REPORT

2022 Gartner® Magic Quadrant™ for APM and Observability Read the Report

DevOps and Security Glossary Terms

Glossary Terms
A B C D E F G H I J K L M N O P Q R S T U V W X Y Z

Error Budget - Definition & Overview

In this article
What is an Error Budget?
Who sets and uses error budgets?
What is the purpose of an error budget?
Error budgets and SLO
Error budgets and SLI
Error budgets and SLA
What happens if you’ve spent or are close to spending your error budget?
How Sumo Logic can help
What is an Error Budget?
Who sets and uses error budgets?
What is the purpose of an error budget?
Error budgets and SLO
Error budgets and SLI
Error budgets and SLA
What happens if you’ve spent or are close to spending your error budget?
How Sumo Logic can help

Key Takeaways

  • Your SLO will define your error budget.
  • When a company exceeds its error budget, SRE teams can pause innovation to eliminate persistent causes of errors from the system.
  • If a company exceeds its error budget, customers are likely to complain and be unhappy with the service.

What is an Error Budget?

An error budget is how much downtime a system can afford without upsetting customers, or, in other words, the margin of error permitted by a service level objective (SLO).

Who sets and uses error budgets?

A site reliability engineering (SRE) team comprises software engineers who improve the reliability of their systems and software in production. While SRE teams usually track an error budget, they don’t make decisions regarding how it should be spent. Instead, SRE teams work with development teams to set error budgets and policies.

The key stakeholders involved in creating the error budget are:

  • Product owners including product managers, business analysts, and product leads who speak on behalf of the customer to the development team to communicate customer needs and the user journey.

  • SRE and operations teams, including DevOps, ITSM, and problem management, and infrastructure engineers, use software to manage a service, solve problems and automate operations tasks.

  • Engineers that work on the product.

  • Customers, since the SLOs are non-legally binding promises that the service provider makes to them.

What is the purpose of an error budget?

There is a delicate balance between releasing new features and maintaining an acceptable level of availability to customers. An error budget is used to track if a company is meeting contractual promises for a system or service, and prevents it from pursuing too much innovation at the expense of that system or service’s reliability.

In practice, an error budget serves as a data point for deciding when to accelerate innovation or implement freezes. When a company exceeds its error budget, SRE teams can pause innovation to eliminate persistent causes of errors from the system.

Error budgets and SLO

Error budgets can be measured in relation to availability or uptime, both of which are defined by a company’s SLO. In other words, an error budget is 1 minus the SLO of the service. A 99.9% SLO service has a 0.1% error budget.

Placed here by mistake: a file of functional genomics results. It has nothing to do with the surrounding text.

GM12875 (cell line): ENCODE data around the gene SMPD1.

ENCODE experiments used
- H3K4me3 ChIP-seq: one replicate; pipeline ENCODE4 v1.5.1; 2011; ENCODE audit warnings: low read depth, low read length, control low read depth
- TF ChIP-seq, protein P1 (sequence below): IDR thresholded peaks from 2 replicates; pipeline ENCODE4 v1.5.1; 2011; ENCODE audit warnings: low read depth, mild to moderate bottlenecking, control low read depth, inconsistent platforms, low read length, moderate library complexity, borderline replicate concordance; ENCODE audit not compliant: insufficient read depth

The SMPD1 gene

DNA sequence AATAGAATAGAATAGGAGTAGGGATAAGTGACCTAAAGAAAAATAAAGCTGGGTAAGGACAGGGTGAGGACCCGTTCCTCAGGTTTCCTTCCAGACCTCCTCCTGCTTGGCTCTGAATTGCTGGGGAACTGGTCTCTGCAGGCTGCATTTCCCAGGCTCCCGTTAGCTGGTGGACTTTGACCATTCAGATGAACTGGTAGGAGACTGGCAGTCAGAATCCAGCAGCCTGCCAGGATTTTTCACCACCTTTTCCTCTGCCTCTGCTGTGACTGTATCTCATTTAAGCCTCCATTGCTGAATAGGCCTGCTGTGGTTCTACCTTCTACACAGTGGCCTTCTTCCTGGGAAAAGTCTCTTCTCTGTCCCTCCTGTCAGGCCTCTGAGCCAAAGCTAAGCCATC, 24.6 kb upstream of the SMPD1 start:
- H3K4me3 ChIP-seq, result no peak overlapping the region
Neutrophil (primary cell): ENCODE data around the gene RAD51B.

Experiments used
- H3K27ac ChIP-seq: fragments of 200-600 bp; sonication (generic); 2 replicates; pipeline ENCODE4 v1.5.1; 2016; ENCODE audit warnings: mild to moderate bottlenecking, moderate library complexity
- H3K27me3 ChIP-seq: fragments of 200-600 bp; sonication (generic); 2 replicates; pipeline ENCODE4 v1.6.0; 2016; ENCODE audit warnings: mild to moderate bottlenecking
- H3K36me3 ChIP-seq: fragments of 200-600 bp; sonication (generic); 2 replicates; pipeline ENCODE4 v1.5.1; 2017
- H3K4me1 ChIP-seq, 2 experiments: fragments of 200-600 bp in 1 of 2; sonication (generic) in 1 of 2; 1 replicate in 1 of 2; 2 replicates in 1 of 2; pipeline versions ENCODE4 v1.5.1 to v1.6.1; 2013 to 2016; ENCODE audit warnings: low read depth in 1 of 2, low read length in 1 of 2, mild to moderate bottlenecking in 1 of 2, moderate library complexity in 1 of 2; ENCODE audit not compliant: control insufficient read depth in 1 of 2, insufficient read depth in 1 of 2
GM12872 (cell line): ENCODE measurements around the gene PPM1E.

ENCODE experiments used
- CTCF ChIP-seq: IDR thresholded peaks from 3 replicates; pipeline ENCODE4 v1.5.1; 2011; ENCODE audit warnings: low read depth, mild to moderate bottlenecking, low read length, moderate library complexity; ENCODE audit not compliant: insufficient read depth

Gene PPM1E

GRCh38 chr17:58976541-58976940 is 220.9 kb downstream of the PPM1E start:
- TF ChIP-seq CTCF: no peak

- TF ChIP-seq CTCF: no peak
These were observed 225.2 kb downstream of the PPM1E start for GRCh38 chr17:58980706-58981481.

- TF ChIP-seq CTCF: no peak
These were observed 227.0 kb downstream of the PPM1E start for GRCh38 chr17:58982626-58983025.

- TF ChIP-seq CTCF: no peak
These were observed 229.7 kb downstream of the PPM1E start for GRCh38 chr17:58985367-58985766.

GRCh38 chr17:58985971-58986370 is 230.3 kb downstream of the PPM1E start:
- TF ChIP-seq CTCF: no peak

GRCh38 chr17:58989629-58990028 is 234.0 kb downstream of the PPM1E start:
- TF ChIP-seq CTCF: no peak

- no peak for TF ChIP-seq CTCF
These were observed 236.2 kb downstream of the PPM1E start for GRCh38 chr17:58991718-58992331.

Error budgets and SLI

As part of operationalizing SLOs, SRE teams translate SLI percentages in terms of days and hours for software engineers. Service Level Indicators (SLIs) are the measures that indicate if an SLO is met or not. The SLI ranges from 0% to 100%, where 0% means nothing works, and 100% means nothing is broken.

Error budgets and SLA

Some downtime is inevitable, which is why service level agreements (SLA)s should never promise 100% uptime. When an SLO is not met, the terms of a company’s SLA kick in.

Suppose a company has an SLA of 98% and an SLO of 99% availability. The error budget would be 1%, and that 1% in a 28-day window is 6.72 hours of downtime. If the SLI dips below 99% during that 28-day window, then it’s used up all of its error budget and is no longer meeting the SLO.

If availability is above the number promised by the SLA/SLO, an SRE team can release new features and take risks. But if it’s below the target, releases halt until the target numbers are back on track.

What happens if you’ve spent or are close to spending your error budget?

When an error budget is close to being spent, SRE teams work with the development team to implement alerts and policies to minimize the impact failures and outages have on customers. This alerting policy is what makes error budgets and SLOs actionable.

If a team burns through its entire error budget, then contingency policies can come into effect to prevent further customer impact. For example, going into code red and freezing all new releases until the number of errors is adequately reduced.

If there are simply too many errors, then the SRE team may have to do a system rollback to give developers enough time to deal with the errors gradually and release the changes over time.

How Sumo Logic can help

Businesses are focused on achieving their goals, which is why they value robust observability platforms, like Sumo Logic, to help them measure their objectives and ensure they’re on track to meeting their KPIs, deadlines, and long-term strategies.

Try Sumo Logic’s free trial today to see how we can help you reach your goals and maintain quality assurance today.

Complete visibility for DevSecOps

Reduce downtime and move from reactive to proactive monitoring.